Yeah, great. And part of that answer is why in the Tri-Valley as well. So, I grew up in Pittsburgh, Pennsylvania. Love that area, ended up going to the Naval Academy for undergrad, which was kind of my exposure to the world from a kid from Pittsburgh, Pennsylvania.  I was a Naval Intelligence Officer for about six years up and down the East Coast, got to travel in parts of the world as well. During that time, I met my wife, now, fiance, then, who grew up in Pleasanton, Julia Goodrich. You know her, she’s kind of a local figure on the news. But part of my agenda, I knew I wasn’t going to be a Naval Intelligence Officer for a career, I knew I wanted to get to the west coast, to be with her and pursue my business interest. So I left the military and came out here to go to law school on the peninsula. Got out of Stanford practice for about six years in a little under six years in a big New York law firm that did nothing but private equity, venture capital and hedge fund work. So to me as a practicing attorney, wanting to get on the business side was the perfect place. You worked hard, but you were inside on how funds were organized, how investments are made, what capital sources think about. So I parlayed that into a stint with – one of our clients was Blum Capital, which is a pretty iconic San Francisco based longtime private equity hedge fund venture fund, run by Dick Blum for about 40 years who happens to be married to Senator Feinstein. So as you might imagine, they live in, run in different circles in San Francisco, which was a great opportunity for me to become a partner, learn how to operate funds, raise funds, and most importantly, make investments. So I had about a 10 year stint there. Great experience. A great run. About eight years ago, there was an opportunity to leave Blum, as a lot of those firms evolve and people move on, I had the opportunity to to leave.  My children were in –  we have three kids – our children were in middle school and elementary school here. I fortunately was in a position where I didn’t have to commute to the city, or Palo Alto or the Peninsula anymore. A common theme among a lot of people, we run into with you, right. But I knew we wanted to continue to make investments. So I kind of dove into the local ecosystem or what existed then.  One of the big things was you and i-GATE and what that team of early visionaries were doing to create a startup ecosystem and resources for entrepreneurs. So I got involved with you guy,  got involved with the labs, still to this day, sit on there as one of the advisors on their industrial partnership office, which you know, all too well, is basically their group to try and commercialize these wonderful, wonderful early technologies from the lab. So in 2014, I’d made probably a half dozen angel investments in the area found really interesting companies really interesting teams knew there was something here, if you remember in 2014 i three of the companies we’re working with who’d come from your old warehouse on long yard road needed another place to work out of those guys plus another half dozen who needed some kind of facility so kind of dove in again, like like most business people do and took a pretty big building in Pleasanton that you guys helped with. We made it really just co-working space, no programmatic incubation piece or anything like that. And I think you know the reason for that as well, as the demographic here is pretty experienced, technical and executive leadership. They really didn’t need a 12 week course on basic business plan 101. So we ran that place for three years. And during those three years, almost 40 companies worked in their or out of their–anything from a one-person entrepreneur with an idea to companies that had received some funding or were planning on bigger rounds of funding. So it did two things for me. It confirmed that there was a great opportunity to be part of that ecosystem with a dedicated source of capital. And fortunately, I’d met Don, who you’ve talked to before Don Garman,  from Mirador, who’s the co-founder of Tri-Valley Ventures with me. I had met him, he was doing through Mirador a bunch of research on the Tri-Valley, from a public company down perspective, right, really getting into the weeds of the ecosystem, and why this area’s so ripe for innovation. It has this incredible demographic. I was doing it individually and through entities I own from the ground up. Early-stage companies investing in and helping them, we kind of met in the middle shared the idea that we’re going to be here for a long time, there’s a great demographic to invest in, and what we could do best to help that was raised a dedicated source of capital to fund them, particularly at the early stage. So in 2017, we raised the first Tri-Valley Venture Fund, which was about $10 million of really friends and family money, right? You know, most of the LPs in that a great group of executives, operators, and really talented already kind of knew the Tri-Valley story and knew there was something here, and we’re willing to put up some capital and participate in funding a cohort and tranche of early-stage companies. So we did that in 2017 invested that in 14 companies, a great good percentage of which have done really well as you know, so to be in their fifth, fifth year of a fun now, to already have had four liquidity events, I assume we’ll talk about some of those companies, but two of them public tomb acquired. And a lot of great potential in the portfolio, really kind of validated that there’s a really good opportunity to be a kind of a local, regional VC presence on early stage of companies, that’s led to what’s now a second fund, that it’s already made its fifth investment in a regional company. So we’re loving it. And we appreciate you guys and what the cities in the labs have done over the years to kind of foster that ecosystem in a whole bunch of ways. That even allowed a venture fund and a private capital source to participate and be part of that. So…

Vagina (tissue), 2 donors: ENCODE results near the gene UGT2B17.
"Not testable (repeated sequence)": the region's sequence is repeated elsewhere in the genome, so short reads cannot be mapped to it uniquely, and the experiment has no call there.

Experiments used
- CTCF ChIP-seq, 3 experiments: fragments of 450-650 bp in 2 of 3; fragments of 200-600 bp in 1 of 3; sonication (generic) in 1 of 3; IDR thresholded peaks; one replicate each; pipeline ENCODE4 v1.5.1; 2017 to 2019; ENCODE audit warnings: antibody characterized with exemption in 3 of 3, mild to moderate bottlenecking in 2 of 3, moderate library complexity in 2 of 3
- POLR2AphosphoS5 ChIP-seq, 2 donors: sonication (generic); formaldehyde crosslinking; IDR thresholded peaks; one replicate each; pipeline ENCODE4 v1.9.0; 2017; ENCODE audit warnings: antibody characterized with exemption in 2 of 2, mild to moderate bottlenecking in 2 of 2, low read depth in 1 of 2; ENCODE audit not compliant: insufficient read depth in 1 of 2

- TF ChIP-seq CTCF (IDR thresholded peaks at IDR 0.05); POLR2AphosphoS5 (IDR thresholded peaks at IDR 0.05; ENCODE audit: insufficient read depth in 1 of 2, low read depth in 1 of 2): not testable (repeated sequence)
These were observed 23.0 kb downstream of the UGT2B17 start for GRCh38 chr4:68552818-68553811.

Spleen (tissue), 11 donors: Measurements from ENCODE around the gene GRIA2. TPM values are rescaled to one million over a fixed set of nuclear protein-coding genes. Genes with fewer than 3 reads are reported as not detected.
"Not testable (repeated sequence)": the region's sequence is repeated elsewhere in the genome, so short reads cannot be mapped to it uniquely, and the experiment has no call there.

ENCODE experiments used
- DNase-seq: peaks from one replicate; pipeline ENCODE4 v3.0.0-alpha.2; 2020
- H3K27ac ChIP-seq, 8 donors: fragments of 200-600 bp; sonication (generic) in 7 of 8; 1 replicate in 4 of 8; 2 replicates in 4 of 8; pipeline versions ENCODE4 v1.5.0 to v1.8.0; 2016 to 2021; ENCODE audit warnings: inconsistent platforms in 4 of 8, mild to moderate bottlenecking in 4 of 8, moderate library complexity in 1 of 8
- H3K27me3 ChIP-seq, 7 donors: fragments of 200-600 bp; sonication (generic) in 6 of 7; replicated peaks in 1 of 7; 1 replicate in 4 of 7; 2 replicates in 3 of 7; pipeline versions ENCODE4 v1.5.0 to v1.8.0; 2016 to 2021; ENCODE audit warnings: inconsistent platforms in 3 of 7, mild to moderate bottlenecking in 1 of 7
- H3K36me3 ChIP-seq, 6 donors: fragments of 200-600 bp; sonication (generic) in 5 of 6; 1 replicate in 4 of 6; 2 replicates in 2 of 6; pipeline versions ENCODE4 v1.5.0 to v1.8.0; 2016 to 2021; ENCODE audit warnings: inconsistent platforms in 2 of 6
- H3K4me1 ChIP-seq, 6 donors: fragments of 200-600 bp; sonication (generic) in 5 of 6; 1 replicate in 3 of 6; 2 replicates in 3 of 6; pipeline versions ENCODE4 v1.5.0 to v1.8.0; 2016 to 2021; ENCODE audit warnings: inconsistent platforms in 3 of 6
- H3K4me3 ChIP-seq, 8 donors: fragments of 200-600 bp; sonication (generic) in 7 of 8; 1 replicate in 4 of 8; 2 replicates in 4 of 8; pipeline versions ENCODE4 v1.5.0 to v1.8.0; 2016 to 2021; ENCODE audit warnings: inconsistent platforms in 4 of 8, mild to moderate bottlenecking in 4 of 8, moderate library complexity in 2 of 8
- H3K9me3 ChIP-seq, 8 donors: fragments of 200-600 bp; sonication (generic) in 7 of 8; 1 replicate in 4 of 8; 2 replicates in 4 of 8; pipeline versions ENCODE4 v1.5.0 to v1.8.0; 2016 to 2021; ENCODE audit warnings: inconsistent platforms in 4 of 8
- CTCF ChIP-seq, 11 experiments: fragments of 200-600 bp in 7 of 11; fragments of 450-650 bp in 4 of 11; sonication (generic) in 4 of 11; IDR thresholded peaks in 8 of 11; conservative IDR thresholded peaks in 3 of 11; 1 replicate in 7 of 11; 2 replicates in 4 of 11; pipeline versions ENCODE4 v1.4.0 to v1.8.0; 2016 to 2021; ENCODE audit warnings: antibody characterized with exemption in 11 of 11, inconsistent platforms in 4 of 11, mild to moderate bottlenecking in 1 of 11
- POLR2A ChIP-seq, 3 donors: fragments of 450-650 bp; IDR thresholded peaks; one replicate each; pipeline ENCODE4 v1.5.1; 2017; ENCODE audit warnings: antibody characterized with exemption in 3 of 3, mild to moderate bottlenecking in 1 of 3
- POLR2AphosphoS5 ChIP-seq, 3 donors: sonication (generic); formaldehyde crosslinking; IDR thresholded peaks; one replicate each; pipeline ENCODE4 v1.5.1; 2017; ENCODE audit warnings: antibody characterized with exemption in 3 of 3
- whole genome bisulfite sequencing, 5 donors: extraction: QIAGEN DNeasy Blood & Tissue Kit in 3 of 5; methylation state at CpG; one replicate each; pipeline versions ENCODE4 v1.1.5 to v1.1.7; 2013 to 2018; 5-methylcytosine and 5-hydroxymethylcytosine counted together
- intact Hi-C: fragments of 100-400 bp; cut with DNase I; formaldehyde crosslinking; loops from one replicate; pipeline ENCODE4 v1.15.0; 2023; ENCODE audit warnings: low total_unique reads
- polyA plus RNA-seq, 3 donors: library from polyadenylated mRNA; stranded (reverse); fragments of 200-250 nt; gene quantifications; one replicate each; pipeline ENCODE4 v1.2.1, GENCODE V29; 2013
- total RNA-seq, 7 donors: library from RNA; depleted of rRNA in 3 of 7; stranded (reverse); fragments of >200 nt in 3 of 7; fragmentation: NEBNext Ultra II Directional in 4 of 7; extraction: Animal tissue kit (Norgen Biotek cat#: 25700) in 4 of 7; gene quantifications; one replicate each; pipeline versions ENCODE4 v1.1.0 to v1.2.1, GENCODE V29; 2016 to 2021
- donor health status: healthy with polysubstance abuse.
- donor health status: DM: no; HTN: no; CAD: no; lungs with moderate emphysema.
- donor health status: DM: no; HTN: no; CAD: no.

Brandon Cardwell  8:09